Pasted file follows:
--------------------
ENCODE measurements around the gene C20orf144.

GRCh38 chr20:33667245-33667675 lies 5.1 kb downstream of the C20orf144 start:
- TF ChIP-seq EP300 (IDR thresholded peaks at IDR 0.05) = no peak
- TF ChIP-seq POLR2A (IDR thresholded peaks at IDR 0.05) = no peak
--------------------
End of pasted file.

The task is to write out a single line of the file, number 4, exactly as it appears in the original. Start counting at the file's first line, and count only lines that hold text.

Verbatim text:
- TF ChIP-seq POLR2A (IDR thresholded peaks at IDR 0.05) = no peak